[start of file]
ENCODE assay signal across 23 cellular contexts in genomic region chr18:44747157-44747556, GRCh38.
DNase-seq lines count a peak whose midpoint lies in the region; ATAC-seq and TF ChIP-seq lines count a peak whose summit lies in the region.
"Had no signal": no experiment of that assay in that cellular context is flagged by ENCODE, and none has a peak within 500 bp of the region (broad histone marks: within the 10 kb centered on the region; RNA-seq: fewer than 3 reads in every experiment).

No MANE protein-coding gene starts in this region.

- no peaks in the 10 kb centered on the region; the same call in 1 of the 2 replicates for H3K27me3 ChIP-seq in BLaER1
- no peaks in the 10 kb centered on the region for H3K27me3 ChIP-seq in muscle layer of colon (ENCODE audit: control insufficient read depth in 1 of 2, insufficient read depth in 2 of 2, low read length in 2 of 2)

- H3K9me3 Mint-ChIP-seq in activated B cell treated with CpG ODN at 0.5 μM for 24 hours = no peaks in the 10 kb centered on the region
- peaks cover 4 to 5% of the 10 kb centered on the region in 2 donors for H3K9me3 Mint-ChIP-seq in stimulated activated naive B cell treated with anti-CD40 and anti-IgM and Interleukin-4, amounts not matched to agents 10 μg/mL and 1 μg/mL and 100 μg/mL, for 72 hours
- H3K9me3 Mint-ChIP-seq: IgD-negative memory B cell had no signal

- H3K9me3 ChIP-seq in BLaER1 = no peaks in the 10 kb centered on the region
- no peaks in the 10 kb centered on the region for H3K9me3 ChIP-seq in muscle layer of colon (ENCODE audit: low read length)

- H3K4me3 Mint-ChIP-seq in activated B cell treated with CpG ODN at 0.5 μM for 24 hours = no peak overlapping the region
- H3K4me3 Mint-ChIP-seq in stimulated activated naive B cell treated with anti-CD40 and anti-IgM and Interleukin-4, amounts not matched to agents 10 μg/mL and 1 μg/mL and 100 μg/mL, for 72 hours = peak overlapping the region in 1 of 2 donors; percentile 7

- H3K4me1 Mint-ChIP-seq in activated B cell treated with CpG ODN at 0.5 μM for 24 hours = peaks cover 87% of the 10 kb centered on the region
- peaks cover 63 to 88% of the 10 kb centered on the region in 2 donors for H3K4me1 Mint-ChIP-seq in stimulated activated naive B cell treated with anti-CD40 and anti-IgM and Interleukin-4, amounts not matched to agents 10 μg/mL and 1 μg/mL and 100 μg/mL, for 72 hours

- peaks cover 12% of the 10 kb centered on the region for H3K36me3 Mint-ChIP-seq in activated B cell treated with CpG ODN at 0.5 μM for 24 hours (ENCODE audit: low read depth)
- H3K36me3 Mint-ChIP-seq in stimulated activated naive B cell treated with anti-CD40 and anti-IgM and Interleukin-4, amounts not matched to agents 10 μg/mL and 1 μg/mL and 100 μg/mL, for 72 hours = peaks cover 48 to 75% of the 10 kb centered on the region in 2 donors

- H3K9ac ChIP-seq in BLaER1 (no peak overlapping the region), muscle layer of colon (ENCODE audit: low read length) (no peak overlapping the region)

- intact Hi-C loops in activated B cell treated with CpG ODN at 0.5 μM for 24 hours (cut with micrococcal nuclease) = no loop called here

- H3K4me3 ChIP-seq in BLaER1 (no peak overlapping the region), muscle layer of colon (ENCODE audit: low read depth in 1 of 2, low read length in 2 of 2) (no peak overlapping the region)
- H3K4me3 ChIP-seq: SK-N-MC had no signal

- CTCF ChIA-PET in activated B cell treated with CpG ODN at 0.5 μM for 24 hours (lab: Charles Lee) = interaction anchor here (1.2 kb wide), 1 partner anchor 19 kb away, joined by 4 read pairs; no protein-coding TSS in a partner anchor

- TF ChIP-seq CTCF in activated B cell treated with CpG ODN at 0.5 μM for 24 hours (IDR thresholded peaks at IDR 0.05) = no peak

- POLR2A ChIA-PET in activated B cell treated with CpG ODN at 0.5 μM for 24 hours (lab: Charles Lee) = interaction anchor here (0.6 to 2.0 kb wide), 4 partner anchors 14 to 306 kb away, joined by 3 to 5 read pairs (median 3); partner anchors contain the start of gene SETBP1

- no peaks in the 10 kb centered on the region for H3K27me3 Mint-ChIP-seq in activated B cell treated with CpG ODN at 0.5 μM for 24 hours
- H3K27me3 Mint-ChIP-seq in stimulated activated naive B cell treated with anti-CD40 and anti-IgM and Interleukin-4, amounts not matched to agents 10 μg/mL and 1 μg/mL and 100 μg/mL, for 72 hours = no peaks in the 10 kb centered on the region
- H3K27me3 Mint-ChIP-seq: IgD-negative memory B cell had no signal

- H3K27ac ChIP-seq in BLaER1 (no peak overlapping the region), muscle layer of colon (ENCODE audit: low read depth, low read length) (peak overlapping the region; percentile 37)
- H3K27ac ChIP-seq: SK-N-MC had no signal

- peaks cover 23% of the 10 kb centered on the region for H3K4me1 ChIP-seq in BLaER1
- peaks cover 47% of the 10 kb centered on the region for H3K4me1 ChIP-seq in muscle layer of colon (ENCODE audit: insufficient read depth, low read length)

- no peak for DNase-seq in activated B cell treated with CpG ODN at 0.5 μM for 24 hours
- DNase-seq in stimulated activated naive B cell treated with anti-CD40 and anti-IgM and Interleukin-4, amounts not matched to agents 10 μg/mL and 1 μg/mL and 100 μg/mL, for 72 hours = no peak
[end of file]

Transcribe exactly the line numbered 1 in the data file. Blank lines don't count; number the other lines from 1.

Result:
ENCODE assay signal across 23 cellular contexts in genomic region chr18:44747157-44747556, GRCh38.